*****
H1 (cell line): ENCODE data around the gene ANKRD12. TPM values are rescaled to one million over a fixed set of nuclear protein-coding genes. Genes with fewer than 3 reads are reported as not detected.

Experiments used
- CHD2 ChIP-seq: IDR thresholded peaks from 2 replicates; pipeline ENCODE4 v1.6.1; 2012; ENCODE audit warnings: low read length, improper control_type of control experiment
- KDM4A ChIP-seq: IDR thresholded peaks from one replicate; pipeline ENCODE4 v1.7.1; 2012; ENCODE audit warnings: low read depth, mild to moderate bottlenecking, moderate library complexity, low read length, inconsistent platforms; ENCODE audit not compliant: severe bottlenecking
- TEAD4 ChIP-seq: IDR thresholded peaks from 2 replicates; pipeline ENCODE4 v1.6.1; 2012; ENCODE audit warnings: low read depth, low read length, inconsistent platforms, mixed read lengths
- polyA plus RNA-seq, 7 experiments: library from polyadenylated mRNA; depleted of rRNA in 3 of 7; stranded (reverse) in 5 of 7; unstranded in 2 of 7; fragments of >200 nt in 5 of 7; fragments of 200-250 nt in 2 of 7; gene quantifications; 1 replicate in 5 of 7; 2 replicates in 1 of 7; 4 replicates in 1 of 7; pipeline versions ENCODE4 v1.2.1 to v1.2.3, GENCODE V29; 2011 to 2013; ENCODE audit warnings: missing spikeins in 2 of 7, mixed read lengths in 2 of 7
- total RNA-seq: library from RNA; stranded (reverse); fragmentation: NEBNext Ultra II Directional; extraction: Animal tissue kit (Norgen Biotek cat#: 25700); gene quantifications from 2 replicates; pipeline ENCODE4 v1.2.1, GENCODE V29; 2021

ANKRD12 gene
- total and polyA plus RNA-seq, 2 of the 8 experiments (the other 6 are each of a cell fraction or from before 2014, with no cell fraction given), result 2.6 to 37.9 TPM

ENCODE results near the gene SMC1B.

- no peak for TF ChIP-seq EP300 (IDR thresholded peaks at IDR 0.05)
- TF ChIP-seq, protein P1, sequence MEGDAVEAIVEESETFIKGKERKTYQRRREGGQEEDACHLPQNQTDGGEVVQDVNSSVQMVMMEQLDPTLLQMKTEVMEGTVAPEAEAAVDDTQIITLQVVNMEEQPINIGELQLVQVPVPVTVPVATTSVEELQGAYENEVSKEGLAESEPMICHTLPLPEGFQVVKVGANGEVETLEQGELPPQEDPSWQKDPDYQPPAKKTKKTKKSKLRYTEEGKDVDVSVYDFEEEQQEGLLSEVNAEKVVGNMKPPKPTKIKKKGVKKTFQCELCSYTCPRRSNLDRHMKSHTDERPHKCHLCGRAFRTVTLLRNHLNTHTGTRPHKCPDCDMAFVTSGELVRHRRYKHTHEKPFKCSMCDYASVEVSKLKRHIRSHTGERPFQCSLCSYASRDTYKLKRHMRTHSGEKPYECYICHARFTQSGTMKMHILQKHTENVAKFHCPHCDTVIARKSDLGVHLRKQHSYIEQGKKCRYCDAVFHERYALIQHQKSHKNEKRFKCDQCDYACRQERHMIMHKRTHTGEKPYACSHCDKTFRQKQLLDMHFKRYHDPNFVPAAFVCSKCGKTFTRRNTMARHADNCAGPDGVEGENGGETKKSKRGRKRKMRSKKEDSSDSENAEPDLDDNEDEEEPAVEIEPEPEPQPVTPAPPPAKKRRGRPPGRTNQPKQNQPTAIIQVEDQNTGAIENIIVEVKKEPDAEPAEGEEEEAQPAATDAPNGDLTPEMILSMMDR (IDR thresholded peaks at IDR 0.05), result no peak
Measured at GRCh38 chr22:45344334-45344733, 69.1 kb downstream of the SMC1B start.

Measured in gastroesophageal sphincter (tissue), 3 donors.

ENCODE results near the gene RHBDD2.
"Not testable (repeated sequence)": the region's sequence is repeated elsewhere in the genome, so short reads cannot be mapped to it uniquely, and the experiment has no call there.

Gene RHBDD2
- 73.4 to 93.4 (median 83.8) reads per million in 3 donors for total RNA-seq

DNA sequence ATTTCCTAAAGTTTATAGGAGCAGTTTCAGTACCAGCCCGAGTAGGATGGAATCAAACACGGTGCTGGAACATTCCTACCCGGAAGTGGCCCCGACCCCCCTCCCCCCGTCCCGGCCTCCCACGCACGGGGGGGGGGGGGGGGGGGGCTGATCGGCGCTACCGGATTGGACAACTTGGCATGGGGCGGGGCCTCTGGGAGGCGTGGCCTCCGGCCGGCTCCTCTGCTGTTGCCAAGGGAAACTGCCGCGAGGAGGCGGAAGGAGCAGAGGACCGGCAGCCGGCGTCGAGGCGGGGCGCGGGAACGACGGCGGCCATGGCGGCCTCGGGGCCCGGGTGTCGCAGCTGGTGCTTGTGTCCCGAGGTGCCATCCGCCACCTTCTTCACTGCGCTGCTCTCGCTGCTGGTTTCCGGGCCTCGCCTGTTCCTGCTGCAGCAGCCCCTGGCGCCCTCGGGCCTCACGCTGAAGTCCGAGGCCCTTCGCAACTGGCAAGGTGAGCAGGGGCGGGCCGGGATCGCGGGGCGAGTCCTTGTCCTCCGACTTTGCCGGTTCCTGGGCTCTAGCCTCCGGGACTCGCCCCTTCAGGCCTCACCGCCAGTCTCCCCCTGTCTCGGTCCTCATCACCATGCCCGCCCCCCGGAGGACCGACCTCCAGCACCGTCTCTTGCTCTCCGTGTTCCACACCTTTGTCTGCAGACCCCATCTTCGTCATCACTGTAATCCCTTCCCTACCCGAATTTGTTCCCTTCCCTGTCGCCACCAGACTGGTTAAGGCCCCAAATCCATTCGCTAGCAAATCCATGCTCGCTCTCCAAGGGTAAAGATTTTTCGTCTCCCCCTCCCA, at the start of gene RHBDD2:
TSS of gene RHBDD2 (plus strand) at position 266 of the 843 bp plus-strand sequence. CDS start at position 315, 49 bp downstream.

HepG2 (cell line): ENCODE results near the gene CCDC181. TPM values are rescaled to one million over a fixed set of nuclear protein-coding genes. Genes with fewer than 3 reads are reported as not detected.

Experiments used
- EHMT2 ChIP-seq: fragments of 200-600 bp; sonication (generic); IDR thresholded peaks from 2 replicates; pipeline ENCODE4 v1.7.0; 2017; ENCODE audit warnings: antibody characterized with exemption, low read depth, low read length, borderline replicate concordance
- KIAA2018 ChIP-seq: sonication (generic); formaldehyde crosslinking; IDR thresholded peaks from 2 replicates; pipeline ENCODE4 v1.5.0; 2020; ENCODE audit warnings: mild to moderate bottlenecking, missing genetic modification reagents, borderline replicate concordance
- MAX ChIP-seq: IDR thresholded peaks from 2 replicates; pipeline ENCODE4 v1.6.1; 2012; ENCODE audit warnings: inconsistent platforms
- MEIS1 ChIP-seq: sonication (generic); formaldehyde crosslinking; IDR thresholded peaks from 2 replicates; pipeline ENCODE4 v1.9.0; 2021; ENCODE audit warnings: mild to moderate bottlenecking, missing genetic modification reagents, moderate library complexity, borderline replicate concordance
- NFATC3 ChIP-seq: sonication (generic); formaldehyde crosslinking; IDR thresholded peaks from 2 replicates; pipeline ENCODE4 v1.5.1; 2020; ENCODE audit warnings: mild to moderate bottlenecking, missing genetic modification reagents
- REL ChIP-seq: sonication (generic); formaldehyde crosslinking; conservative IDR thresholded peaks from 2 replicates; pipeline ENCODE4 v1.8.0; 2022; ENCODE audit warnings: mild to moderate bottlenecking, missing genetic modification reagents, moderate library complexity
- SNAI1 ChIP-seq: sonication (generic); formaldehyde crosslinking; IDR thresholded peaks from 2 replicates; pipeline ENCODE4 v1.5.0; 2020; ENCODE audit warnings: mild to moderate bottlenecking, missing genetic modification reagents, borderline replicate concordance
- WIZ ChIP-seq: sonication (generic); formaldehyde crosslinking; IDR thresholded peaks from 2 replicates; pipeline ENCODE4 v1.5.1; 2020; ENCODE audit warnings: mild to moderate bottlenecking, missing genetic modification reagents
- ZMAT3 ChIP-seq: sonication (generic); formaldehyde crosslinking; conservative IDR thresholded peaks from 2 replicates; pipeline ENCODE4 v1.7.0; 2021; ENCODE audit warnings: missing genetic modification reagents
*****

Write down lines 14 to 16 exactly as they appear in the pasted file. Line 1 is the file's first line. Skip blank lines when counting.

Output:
Measured in gastroesophageal sphincter (tissue), 3 donors.

ENCODE results near the gene RHBDD2.
"Not testable (repeated sequence)": the region's sequence is repeated elsewhere in the genome, so short reads cannot be mapped to it uniquely, and the experiment has no call there.